Combined with the light-field imaging technique, the Landweber method is applied to the reconstruction of three-dimensional (3D) temperature distribution in absorbing media theoretically and experimentally. In the theoretical research, simulated exit radiation intensities on the boundary of absorbing media according to the computing model of light field are employed as inputs for inverse analysis. Compared with the commonly used iterative methods, i.e., the least-square QR decomposition method and algebraic reconstruction technique (ART), the Landweber method can produce reconstruction results with better quality and less computational time. Based on the numerical study, an experimental investigation is conducted to validate the suitability of the proposed method. The temperature distribution of the ethylene diffusion flame is reconstructed by using the Landweber method from the flame image captured by a light-field camera. Good agreement was found between the reconstructed temperature distribution and the measured temperature data obtained by a thermocouple. All the experimental results demonstrate that the temperature distribution of ethylene flame can be reconstructed reasonably by using the Landweber method combined with the light-field imaging technique, which is proven to have potential for the use in noncontract measurement of temperature distribution in practical engineering applications.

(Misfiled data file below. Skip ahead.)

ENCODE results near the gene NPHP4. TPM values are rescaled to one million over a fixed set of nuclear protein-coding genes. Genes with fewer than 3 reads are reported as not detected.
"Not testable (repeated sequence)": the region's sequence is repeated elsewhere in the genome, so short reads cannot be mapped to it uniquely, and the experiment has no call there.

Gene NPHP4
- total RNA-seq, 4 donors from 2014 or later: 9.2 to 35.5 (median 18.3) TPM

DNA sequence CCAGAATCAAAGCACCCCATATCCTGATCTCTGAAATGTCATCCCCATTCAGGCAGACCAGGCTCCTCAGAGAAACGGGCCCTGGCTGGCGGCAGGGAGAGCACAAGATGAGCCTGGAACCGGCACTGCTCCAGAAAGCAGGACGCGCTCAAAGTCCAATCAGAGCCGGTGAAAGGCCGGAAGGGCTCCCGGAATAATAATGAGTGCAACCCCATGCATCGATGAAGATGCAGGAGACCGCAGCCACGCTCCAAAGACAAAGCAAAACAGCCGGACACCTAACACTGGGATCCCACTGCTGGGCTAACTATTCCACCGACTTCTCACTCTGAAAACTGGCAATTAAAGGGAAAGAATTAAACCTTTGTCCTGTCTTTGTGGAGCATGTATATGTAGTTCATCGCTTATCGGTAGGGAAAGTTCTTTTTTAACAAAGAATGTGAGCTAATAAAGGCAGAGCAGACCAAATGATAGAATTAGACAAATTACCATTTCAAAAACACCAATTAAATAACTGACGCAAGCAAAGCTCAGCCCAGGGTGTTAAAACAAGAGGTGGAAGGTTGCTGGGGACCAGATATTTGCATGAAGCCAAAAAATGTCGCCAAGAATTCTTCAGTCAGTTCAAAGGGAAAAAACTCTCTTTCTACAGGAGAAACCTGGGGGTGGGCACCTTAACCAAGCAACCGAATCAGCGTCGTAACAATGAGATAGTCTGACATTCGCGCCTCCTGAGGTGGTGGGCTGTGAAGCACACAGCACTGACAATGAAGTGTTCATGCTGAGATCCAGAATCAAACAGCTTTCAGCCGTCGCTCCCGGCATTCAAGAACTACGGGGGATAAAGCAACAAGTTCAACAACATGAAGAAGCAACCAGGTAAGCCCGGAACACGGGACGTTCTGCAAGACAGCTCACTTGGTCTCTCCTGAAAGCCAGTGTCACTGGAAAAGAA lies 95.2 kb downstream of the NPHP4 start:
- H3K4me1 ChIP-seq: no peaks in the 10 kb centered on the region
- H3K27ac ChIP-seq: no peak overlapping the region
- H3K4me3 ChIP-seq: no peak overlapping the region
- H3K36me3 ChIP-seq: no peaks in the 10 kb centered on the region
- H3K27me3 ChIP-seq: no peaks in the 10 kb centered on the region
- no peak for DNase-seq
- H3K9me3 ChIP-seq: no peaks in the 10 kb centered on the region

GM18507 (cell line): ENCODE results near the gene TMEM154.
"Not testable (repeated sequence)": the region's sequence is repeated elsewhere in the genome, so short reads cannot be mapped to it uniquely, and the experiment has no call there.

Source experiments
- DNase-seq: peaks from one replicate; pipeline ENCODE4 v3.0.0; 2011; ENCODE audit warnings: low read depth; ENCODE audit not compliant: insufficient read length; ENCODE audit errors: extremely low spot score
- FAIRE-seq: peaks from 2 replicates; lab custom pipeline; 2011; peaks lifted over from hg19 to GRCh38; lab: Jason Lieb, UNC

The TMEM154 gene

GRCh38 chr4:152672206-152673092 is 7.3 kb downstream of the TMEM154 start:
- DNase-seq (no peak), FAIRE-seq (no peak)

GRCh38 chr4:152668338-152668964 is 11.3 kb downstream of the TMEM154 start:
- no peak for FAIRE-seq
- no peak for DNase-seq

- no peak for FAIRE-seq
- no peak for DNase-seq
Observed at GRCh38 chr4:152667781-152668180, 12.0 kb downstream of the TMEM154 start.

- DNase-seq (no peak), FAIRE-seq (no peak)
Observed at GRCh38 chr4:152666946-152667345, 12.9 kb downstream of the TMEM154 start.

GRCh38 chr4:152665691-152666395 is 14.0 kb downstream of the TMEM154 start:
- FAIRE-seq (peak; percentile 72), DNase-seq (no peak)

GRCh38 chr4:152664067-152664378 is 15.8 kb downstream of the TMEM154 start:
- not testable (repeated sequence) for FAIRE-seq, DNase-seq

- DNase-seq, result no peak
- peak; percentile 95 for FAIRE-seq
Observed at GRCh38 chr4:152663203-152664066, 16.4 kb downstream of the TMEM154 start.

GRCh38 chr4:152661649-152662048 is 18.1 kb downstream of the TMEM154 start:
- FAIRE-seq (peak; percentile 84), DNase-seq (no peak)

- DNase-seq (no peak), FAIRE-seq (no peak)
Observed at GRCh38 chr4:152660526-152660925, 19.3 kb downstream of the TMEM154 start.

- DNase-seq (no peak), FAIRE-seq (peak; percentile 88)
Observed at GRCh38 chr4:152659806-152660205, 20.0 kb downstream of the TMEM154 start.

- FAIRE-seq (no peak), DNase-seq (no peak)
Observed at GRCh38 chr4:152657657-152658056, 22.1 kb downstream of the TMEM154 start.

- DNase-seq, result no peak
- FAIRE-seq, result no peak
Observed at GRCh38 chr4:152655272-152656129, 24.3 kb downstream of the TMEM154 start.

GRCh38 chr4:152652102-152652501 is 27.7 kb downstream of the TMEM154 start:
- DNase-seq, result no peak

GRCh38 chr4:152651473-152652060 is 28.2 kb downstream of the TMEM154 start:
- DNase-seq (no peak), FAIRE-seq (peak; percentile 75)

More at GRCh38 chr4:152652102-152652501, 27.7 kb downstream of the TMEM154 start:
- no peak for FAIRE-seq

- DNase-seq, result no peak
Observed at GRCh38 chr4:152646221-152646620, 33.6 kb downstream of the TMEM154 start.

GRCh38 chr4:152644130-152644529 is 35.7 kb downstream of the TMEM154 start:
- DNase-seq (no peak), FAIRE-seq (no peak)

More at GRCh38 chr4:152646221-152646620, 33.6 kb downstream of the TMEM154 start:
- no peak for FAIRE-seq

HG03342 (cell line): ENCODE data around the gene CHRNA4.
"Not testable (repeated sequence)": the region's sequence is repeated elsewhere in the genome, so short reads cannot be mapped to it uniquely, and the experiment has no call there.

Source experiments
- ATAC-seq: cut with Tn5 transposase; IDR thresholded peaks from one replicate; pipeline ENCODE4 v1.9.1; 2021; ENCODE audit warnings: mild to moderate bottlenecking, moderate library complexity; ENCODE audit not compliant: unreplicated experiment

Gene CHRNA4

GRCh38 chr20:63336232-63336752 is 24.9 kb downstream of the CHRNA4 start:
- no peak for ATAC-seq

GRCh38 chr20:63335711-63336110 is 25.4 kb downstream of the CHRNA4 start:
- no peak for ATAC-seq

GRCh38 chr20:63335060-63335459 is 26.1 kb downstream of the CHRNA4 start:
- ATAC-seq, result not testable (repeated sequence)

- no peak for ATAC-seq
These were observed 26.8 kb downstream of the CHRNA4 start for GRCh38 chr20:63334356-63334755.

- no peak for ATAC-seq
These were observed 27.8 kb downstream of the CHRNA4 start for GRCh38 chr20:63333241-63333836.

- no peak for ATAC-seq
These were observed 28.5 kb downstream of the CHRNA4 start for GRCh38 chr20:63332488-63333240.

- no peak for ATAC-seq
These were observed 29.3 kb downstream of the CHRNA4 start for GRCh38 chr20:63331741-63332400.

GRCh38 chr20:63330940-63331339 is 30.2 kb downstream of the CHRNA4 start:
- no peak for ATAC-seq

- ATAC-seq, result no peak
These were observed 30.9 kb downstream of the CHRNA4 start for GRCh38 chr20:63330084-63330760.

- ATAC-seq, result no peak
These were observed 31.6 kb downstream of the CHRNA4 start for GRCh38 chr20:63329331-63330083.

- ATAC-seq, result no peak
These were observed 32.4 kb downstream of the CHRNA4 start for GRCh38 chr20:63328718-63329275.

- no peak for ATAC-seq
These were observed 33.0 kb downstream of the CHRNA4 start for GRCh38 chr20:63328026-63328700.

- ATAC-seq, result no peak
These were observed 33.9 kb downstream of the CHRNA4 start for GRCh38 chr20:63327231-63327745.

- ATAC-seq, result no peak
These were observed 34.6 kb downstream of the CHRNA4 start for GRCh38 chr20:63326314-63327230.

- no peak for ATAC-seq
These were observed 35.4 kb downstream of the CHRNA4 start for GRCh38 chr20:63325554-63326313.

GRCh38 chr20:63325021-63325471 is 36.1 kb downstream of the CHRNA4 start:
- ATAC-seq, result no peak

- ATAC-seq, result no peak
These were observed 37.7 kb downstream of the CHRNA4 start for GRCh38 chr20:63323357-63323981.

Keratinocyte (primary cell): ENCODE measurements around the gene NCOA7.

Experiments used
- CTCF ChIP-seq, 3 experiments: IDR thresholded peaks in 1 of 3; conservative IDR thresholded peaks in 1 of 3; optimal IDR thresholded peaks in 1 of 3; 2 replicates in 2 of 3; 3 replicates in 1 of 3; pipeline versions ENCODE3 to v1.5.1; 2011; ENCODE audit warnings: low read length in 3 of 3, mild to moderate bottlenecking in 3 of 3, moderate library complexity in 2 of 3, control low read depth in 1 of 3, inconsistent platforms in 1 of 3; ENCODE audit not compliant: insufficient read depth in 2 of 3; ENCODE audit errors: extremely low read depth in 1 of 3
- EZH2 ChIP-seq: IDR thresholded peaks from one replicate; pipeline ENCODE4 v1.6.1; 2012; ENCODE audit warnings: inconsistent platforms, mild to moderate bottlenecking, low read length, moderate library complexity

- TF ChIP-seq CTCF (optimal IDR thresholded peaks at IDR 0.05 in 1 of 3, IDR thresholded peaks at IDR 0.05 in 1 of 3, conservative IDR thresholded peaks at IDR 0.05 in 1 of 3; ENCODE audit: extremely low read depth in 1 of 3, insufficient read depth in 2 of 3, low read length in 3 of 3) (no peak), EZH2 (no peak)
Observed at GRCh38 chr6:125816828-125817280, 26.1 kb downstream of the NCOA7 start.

Application of Landweber Method for Three-Dimensional Temperature Field Reconstruction Based on the Light-Field Imaging Technique
Contributed by the Heat Transfer Division of ASME for publication in the JOURNAL OF HEAT TRANSFER. Manuscript received August 5, 2017; final manuscript received December 19, 2017; published online April 11, 2018. Assoc. Editor: Laurent Pilon.
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Huang, X., Qi, H., Zhang, X., Ren, Y., Ruan, L., and Tan, H. (April 11, 2018). "Application of Landweber Method for Three-Dimensional Temperature Field Reconstruction Based on the Light-Field Imaging Technique." ASME. J. Heat Transfer. August 2018; 140(8): 082701. https://doi.org/10.1115/1.4039305
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